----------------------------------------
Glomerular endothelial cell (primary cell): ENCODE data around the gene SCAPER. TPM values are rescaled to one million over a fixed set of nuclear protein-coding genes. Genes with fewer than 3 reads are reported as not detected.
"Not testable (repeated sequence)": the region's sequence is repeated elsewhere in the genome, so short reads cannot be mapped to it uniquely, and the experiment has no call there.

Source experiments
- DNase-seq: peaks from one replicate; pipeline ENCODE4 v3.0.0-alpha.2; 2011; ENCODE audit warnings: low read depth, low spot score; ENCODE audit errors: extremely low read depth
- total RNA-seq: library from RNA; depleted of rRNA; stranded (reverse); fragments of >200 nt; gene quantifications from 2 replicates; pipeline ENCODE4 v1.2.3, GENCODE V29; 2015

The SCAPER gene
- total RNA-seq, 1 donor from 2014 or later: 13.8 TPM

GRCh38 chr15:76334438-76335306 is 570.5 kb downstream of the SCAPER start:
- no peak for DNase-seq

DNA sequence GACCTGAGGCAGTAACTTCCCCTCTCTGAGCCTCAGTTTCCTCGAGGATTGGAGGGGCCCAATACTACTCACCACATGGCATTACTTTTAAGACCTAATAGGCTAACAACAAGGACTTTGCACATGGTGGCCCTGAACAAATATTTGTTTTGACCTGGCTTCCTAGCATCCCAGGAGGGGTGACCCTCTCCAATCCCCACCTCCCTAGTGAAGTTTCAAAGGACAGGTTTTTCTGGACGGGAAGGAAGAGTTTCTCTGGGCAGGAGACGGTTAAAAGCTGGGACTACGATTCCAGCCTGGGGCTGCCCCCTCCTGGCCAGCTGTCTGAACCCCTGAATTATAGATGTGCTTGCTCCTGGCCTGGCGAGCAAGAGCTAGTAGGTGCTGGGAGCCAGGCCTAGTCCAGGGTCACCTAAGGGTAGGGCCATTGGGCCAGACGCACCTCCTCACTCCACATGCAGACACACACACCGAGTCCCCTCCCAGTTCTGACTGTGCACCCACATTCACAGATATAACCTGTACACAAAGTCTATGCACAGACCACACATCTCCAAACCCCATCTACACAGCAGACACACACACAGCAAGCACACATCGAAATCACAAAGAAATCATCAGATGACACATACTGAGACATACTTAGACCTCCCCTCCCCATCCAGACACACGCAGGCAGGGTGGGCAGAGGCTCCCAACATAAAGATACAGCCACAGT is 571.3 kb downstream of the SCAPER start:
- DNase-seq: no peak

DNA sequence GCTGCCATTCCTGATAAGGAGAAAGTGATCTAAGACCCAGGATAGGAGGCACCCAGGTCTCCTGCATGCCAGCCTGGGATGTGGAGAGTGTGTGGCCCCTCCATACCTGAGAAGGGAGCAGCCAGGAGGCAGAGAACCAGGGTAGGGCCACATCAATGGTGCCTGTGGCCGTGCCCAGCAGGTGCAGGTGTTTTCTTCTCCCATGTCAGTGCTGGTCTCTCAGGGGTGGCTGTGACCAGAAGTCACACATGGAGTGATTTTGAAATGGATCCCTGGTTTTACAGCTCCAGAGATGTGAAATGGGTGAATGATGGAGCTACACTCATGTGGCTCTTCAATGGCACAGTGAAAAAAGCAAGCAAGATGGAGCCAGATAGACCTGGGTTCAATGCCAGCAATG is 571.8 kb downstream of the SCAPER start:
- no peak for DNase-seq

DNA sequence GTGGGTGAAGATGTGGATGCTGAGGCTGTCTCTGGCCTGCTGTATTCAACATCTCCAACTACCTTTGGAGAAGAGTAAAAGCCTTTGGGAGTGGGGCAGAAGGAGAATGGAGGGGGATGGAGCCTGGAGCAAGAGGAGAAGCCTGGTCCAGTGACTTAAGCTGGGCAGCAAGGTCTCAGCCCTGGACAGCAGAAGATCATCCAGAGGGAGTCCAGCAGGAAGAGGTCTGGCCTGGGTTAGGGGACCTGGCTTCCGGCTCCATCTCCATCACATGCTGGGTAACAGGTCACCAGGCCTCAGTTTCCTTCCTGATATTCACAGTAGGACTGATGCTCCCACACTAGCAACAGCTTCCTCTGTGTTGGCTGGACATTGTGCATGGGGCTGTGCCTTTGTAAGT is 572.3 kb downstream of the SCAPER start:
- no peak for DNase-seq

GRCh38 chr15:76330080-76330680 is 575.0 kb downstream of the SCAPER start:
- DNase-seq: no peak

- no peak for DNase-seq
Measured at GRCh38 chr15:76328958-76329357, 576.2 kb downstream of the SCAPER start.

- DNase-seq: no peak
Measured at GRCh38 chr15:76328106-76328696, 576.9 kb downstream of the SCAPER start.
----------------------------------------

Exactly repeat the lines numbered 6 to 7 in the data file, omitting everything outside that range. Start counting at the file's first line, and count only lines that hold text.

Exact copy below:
The SCAPER gene
- total RNA-seq, 1 donor from 2014 or later: 13.8 TPM